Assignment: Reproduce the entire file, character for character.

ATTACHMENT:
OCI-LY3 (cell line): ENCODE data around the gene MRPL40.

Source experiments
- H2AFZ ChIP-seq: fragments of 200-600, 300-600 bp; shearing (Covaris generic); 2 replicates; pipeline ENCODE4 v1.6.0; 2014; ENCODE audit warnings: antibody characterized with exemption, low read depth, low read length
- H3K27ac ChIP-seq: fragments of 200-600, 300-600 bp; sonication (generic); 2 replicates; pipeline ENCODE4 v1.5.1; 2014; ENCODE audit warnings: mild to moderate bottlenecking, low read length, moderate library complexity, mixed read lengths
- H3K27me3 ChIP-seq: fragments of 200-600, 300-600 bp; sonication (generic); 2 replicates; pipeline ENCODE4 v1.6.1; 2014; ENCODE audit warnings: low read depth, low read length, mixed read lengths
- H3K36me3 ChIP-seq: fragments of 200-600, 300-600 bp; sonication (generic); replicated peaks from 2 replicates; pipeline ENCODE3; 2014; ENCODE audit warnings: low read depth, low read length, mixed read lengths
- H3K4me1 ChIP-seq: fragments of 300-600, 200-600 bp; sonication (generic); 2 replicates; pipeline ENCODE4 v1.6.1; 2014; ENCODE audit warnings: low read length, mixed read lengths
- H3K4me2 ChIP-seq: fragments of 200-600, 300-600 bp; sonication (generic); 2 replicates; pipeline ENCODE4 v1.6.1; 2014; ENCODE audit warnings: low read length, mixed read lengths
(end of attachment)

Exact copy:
OCI-LY3 (cell line): ENCODE data around the gene MRPL40.

Source experiments
- H2AFZ ChIP-seq: fragments of 200-600, 300-600 bp; shearing (Covaris generic); 2 replicates; pipeline ENCODE4 v1.6.0; 2014; ENCODE audit warnings: antibody characterized with exemption, low read depth, low read length
- H3K27ac ChIP-seq: fragments of 200-600, 300-600 bp; sonication (generic); 2 replicates; pipeline ENCODE4 v1.5.1; 2014; ENCODE audit warnings: mild to moderate bottlenecking, low read length, moderate library complexity, mixed read lengths
- H3K27me3 ChIP-seq: fragments of 200-600, 300-600 bp; sonication (generic); 2 replicates; pipeline ENCODE4 v1.6.1; 2014; ENCODE audit warnings: low read depth, low read length, mixed read lengths
- H3K36me3 ChIP-seq: fragments of 200-600, 300-600 bp; sonication (generic); replicated peaks from 2 replicates; pipeline ENCODE3; 2014; ENCODE audit warnings: low read depth, low read length, mixed read lengths
- H3K4me1 ChIP-seq: fragments of 300-600, 200-600 bp; sonication (generic); 2 replicates; pipeline ENCODE4 v1.6.1; 2014; ENCODE audit warnings: low read length, mixed read lengths
- H3K4me2 ChIP-seq: fragments of 200-600, 300-600 bp; sonication (generic); 2 replicates; pipeline ENCODE4 v1.6.1; 2014; ENCODE audit warnings: low read length, mixed read lengths